Hypnotherapy is therapy that is undertaken when the client is in a hypnotic state. Simply put, we are in different states of mind all the time. These states of mind can be powerful. Some are helpful, for instance when we are completely focused on a task, some are unhelpful, for instance when we are being self critical in a negative way.
Hypnotherapy works on the understanding that we are able to change our state of mind so that our unconscious mind is accessible and our conscious mind is less dominant. By helping the client access a more resourceful state, they are able to find creative ways of looking at and resolving issues. The therapeutic use of hypnosis was greatly developed by Milton H Erickson, an American psychiatrist specialising in medical hypnosis and family therapy.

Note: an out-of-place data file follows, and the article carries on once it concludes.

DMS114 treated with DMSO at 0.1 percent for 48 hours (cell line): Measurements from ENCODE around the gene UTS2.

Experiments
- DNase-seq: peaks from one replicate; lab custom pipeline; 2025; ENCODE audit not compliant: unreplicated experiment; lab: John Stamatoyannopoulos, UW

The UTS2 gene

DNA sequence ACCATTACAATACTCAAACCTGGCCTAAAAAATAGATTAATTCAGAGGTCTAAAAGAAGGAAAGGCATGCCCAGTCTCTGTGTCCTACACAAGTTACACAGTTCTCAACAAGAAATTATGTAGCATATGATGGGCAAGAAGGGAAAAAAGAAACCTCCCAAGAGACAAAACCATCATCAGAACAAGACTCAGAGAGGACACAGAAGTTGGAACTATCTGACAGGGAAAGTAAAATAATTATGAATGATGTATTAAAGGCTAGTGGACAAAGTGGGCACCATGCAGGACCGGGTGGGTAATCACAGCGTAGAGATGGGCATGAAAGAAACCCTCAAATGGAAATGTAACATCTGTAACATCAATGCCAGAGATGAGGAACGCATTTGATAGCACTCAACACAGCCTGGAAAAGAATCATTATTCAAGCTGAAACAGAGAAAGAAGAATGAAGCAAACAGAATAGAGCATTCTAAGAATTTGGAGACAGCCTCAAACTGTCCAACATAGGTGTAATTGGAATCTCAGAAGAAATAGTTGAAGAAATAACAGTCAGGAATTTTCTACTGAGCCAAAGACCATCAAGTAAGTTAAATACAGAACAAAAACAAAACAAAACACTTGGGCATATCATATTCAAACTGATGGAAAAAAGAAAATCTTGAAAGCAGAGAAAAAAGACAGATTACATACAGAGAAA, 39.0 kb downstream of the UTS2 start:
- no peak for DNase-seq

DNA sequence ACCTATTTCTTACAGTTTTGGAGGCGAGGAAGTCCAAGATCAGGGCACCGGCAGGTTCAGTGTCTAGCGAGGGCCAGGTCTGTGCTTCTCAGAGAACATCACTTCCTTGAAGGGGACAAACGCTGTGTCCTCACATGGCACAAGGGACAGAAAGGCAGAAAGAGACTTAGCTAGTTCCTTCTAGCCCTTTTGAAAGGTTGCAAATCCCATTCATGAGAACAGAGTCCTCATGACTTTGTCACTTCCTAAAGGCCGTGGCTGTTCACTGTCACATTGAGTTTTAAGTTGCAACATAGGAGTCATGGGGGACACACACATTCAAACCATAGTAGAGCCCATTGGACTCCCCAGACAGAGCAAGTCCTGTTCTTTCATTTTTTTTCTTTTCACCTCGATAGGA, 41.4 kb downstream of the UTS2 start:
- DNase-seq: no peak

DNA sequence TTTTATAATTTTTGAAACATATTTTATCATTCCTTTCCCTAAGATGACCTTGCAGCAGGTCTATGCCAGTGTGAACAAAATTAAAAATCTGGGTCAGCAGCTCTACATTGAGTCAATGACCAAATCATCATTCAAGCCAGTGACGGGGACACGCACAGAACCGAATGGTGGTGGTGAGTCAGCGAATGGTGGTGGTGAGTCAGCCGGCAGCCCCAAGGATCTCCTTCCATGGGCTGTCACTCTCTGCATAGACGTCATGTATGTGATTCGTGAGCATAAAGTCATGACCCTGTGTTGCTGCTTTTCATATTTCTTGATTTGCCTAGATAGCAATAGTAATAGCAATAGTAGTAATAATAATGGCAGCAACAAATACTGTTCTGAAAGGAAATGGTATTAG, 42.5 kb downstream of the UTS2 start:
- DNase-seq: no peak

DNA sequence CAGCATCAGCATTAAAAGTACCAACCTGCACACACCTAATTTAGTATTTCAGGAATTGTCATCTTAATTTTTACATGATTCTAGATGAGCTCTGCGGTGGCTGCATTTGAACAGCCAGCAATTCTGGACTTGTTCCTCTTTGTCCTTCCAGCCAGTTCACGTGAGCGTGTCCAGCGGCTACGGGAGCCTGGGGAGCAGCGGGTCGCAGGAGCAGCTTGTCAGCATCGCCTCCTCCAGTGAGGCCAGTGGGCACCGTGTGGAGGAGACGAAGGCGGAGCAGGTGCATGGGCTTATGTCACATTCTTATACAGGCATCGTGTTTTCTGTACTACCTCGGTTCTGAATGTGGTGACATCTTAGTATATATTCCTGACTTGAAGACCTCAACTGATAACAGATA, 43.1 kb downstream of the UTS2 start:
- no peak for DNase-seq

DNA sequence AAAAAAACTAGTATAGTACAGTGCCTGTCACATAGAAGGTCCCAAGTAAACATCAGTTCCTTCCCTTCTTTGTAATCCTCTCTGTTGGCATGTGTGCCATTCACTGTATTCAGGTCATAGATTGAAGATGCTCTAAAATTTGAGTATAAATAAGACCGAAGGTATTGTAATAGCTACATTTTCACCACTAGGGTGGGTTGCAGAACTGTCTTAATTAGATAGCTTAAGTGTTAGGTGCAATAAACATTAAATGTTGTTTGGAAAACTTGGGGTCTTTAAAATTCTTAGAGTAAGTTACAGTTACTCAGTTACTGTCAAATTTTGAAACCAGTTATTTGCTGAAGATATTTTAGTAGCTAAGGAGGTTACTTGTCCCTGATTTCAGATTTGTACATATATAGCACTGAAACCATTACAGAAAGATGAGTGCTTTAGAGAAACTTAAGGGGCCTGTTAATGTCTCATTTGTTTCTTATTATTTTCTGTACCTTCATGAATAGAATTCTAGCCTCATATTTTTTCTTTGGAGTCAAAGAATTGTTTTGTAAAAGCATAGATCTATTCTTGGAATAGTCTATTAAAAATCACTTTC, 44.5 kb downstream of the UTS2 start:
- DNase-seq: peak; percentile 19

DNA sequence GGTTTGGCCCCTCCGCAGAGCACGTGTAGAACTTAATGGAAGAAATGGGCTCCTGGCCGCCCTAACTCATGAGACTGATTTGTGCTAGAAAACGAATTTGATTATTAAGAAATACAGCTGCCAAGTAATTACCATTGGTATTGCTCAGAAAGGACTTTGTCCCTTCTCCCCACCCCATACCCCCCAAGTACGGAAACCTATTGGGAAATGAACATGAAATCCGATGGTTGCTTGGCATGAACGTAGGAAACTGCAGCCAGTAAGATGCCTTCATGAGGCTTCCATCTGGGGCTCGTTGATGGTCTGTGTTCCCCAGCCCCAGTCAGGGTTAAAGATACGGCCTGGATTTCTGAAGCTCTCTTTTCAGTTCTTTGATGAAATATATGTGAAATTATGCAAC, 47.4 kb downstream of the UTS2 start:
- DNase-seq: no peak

Clients may have concerns about hypnotherapy based on what they have seen on the television, where they have seen people behave in bizarre ways. Some things to consider are that:
The job of a clinical hypnotherapist is to act with integrity and to use hypnosis to help the client.
The client won’t necessarily remember every thing that happens in the session, in the same way that they wouldn’t remember every detail of a film they watched.
The client still has the ability to choose what information to divulge.
The client remains in control during the session.